Nov. 18th, 2009

"I'm staying late at the library after class," the note read every Thursday night for three semesters. I could not very well write "I'm going to have dinner with my Spanish professor/best friend/surrogate mother/big sister" - even though that was the truth, it would have incited more drama than I could deal with. I needed that escape from my studies. I needed that escape from my conflict-filled home life. She wanted me to stay out of trouble (I had had issues with alcohol prior to meeting her). Telling the truth would have taken all that away from me.

One Thursday night, we lost track of time. It was easy to - we would talk about absolutely anything, share a few laughs, and I felt like I mattered to someone. While we were eating - I had my salad and a Coke, she had a hamburger and camomile tea (normally, our food choices would have been the opposite), I noticed her looking at her watch.

"Jennifer, what time does your mother normally come home?" she asked me.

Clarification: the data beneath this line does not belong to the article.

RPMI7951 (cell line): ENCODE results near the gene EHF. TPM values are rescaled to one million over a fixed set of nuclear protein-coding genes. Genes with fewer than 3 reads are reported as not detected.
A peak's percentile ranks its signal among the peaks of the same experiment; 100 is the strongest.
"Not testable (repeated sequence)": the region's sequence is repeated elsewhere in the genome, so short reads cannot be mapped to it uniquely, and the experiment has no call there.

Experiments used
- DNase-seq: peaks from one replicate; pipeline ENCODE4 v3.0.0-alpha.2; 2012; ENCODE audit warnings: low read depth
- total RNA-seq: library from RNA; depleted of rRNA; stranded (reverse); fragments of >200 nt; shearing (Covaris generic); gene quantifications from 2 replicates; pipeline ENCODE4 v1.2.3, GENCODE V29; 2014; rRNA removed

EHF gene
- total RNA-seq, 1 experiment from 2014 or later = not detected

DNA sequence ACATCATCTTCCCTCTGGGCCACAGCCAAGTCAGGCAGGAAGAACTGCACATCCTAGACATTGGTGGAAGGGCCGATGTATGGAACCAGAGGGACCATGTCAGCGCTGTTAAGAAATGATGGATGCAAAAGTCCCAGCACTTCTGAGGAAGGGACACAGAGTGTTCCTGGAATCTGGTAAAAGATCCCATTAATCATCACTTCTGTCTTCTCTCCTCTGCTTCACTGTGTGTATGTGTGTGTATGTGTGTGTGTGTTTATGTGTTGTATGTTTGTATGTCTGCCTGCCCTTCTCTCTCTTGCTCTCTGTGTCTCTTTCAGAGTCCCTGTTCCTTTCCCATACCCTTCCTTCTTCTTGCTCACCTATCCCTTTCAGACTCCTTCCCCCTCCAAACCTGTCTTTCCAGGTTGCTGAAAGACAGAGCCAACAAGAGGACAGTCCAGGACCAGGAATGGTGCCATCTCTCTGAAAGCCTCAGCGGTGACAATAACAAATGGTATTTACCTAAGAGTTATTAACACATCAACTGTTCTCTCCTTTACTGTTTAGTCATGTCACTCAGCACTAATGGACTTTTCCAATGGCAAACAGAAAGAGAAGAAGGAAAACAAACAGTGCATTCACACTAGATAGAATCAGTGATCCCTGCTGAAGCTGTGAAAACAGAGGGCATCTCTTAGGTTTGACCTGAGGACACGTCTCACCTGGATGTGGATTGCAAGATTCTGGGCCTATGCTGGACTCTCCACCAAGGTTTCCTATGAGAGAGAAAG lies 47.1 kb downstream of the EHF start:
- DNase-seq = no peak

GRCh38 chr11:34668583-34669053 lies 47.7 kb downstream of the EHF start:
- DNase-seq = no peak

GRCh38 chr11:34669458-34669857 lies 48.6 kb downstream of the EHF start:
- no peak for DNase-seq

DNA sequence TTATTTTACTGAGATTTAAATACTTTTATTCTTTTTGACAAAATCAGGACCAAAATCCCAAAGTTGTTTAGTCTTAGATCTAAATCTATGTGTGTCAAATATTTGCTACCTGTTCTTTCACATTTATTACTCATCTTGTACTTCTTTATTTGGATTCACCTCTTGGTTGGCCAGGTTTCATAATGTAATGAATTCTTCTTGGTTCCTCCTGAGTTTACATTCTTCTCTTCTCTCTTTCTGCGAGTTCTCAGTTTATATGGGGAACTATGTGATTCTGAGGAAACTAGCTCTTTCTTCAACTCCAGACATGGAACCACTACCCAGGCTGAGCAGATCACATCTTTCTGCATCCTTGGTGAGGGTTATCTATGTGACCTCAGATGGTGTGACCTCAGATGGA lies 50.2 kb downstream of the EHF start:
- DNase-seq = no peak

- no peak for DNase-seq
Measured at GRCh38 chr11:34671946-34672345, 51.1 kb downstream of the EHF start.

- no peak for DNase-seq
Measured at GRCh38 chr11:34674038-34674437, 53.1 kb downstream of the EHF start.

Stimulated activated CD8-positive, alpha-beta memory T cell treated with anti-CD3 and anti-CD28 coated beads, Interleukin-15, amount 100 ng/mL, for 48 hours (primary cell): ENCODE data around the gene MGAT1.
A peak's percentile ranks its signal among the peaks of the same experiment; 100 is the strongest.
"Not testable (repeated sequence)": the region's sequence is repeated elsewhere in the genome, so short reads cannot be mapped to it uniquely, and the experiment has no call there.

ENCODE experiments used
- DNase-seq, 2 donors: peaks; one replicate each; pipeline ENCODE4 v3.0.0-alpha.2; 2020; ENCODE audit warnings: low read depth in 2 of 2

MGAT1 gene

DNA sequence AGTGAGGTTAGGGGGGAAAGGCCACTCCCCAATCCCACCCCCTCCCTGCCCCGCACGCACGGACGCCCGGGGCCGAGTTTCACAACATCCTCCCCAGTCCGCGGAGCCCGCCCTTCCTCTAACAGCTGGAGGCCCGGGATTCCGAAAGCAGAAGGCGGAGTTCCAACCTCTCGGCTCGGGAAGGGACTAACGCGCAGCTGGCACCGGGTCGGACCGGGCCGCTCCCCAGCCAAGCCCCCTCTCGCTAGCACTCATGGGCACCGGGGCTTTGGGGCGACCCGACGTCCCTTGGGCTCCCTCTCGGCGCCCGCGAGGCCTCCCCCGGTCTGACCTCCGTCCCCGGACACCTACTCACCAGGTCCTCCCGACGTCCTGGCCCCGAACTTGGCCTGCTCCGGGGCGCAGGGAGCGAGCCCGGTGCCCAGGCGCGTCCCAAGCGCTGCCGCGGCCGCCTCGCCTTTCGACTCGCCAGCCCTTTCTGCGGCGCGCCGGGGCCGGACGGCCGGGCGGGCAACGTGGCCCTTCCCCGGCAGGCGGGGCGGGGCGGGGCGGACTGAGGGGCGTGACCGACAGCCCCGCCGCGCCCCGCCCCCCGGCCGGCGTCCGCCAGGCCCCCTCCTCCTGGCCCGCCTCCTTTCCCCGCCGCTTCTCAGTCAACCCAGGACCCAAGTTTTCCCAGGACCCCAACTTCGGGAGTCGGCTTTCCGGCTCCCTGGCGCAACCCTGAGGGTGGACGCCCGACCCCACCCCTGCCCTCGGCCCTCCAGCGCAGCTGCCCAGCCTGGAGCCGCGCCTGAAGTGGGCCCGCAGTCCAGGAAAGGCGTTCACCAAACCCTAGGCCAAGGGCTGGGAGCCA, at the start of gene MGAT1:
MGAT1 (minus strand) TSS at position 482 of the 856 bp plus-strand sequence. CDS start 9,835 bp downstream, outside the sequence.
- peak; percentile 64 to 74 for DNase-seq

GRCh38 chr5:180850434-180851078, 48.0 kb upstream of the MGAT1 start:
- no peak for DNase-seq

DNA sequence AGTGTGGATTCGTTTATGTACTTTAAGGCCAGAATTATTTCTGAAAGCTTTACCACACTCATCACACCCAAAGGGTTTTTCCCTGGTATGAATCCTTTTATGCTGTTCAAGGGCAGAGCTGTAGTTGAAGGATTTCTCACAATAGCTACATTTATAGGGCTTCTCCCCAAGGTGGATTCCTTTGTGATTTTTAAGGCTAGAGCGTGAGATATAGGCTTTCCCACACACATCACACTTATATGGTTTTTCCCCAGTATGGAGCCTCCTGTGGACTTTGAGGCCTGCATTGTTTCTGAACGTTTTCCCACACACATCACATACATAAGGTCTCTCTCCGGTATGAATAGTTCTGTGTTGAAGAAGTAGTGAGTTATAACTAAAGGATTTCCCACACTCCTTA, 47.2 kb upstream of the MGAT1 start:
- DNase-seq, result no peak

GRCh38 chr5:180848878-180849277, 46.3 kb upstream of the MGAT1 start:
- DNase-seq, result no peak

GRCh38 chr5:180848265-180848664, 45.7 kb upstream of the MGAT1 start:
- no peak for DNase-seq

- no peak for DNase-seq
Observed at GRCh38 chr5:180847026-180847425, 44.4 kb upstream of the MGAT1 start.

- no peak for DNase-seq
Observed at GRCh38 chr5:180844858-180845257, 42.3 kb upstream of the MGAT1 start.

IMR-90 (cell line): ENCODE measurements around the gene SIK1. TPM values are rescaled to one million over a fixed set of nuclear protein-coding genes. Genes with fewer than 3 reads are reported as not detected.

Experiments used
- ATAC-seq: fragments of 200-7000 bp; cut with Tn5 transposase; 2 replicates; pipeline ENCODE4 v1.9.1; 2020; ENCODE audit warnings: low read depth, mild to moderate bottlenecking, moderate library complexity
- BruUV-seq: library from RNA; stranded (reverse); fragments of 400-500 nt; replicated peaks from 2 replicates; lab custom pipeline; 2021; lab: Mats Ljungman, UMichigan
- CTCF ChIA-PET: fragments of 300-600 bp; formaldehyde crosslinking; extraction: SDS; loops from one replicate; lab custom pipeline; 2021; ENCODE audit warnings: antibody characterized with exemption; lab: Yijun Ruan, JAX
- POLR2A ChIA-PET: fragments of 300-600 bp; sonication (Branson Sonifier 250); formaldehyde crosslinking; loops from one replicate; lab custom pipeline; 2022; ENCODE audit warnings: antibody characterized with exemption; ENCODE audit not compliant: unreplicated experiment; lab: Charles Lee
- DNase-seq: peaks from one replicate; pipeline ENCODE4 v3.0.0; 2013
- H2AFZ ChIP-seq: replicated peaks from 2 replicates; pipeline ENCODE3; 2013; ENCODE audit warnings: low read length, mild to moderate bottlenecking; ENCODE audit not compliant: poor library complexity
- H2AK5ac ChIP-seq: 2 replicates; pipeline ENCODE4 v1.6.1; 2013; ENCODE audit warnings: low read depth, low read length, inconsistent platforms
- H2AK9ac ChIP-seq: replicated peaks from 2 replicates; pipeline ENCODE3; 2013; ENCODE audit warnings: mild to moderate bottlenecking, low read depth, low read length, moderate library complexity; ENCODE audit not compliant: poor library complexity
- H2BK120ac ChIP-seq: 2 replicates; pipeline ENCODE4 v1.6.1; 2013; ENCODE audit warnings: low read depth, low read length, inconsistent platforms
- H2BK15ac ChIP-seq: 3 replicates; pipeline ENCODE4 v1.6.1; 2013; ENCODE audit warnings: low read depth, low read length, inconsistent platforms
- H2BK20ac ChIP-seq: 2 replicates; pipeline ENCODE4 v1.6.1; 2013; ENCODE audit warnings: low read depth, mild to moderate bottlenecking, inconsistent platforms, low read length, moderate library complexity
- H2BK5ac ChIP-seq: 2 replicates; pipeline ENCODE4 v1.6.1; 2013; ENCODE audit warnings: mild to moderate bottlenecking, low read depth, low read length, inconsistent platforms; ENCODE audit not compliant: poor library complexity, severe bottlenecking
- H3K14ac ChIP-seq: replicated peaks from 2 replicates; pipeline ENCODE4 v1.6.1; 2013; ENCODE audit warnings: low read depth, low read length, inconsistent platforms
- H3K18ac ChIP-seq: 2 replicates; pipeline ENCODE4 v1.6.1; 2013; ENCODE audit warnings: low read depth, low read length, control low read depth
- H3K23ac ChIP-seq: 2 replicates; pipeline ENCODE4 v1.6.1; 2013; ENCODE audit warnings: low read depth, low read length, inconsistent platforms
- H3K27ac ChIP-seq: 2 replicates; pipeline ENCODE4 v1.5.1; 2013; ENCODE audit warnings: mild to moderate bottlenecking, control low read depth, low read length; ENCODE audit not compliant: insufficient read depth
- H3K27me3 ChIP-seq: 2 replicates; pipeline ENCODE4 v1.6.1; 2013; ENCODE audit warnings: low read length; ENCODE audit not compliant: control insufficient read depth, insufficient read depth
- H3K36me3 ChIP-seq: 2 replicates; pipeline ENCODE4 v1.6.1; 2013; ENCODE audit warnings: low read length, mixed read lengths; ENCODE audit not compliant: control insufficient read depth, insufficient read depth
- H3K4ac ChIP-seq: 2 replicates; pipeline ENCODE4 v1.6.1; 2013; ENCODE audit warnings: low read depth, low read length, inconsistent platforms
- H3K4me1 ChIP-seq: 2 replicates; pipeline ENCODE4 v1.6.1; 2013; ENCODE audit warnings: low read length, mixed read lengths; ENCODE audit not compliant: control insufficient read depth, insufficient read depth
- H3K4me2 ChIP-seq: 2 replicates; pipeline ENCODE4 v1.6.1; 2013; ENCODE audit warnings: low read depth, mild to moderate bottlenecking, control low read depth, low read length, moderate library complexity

"Nine-thirty," I replied. "Why? What time is it now?"

"Nine-ten," she said.

I started to panic - we were on the other side of the city from where I lived, and there was no way that my mother could believe that I would be studying all this time. Instead of taking me to the nearby train station (it would take me an hour to get home on the train, plus the bus from the train station), she offered to drive me home. I felt bad about her doing that, but I agreed.

The car ride home felt like an eternity (even though it was only about half an hour). I started crying and shaking. She tried to reassure me that things would be alright. My heart sank as we pulled up to the house and I saw my mother's Cavalier parked out front. I was surprised when my professor shut the motor off and offered to walk me up the steps to my house. I was even more surprised when she rang the doorbell.

My mother answered the door. I introduced the two of them, and I was shocked when I heard these words come out of my professor's mouth:

"I'm sorry she's late - we were discussing her paper, and we lost track of time."

I could not, and still cannot, believe that my PROFESSOR lied to my MOTHER (even though I know I was guilty of doing the same thing!)

Author's note: Where I live, most "traditional" university students live at home while completing their studies.

Edit #1: I changed "college" to "university", as I was in university when this happened.

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Jenn

October 2010

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